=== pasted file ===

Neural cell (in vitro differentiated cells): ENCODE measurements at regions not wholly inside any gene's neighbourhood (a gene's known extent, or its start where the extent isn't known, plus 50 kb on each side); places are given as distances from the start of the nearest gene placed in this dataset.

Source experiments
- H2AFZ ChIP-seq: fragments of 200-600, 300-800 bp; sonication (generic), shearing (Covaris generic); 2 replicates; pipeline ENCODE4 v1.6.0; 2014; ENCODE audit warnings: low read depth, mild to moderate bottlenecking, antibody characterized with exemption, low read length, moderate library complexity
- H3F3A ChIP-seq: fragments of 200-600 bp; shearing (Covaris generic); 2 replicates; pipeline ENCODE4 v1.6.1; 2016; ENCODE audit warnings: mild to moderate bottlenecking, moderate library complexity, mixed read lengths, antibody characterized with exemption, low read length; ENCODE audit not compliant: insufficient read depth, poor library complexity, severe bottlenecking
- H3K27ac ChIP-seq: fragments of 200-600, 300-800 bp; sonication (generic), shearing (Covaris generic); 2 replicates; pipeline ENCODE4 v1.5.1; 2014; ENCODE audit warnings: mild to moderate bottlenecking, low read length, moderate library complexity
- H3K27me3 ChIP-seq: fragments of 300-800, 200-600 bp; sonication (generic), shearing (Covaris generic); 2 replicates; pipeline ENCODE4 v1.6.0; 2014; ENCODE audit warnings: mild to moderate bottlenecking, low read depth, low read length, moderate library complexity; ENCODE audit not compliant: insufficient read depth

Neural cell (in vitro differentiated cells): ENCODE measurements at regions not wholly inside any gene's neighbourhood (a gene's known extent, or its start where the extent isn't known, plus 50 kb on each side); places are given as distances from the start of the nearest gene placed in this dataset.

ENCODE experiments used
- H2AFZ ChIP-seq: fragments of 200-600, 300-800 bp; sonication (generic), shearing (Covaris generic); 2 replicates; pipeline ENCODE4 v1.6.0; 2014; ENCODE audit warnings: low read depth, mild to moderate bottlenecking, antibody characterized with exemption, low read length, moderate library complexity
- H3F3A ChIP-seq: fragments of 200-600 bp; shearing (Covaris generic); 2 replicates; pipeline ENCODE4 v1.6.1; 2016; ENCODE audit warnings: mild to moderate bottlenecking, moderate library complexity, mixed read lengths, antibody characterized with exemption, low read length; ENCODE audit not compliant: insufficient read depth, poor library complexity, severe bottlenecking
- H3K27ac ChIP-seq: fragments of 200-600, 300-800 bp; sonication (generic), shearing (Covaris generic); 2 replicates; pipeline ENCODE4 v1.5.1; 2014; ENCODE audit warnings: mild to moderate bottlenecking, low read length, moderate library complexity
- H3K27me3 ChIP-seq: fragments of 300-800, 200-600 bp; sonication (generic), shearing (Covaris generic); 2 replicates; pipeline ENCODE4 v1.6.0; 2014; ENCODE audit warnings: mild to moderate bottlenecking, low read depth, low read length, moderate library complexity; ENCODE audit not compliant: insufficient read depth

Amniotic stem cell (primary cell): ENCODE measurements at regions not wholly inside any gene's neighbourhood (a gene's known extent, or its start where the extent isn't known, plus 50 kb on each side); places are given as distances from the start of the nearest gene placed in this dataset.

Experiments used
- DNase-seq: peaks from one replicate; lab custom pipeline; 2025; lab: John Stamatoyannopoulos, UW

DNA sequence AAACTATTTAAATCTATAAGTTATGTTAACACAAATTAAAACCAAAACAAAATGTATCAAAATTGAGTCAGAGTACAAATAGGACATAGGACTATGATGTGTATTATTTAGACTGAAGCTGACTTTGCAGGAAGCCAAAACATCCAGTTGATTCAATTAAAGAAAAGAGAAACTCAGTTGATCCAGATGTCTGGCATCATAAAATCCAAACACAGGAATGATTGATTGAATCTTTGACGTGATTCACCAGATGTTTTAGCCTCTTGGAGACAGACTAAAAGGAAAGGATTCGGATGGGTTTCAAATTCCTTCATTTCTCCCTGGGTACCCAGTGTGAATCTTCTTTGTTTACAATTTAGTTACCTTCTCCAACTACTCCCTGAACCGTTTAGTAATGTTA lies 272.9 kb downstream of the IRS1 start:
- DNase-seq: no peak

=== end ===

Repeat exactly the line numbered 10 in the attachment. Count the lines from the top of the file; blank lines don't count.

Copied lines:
- H3F3A ChIP-seq: fragments of 200-600 bp; shearing (Covaris generic); 2 replicates; pipeline ENCODE4 v1.6.1; 2016; ENCODE audit warnings: mild to moderate bottlenecking, moderate library complexity, mixed read lengths, antibody characterized with exemption, low read length; ENCODE audit not compliant: insufficient read depth, poor library complexity, severe bottlenecking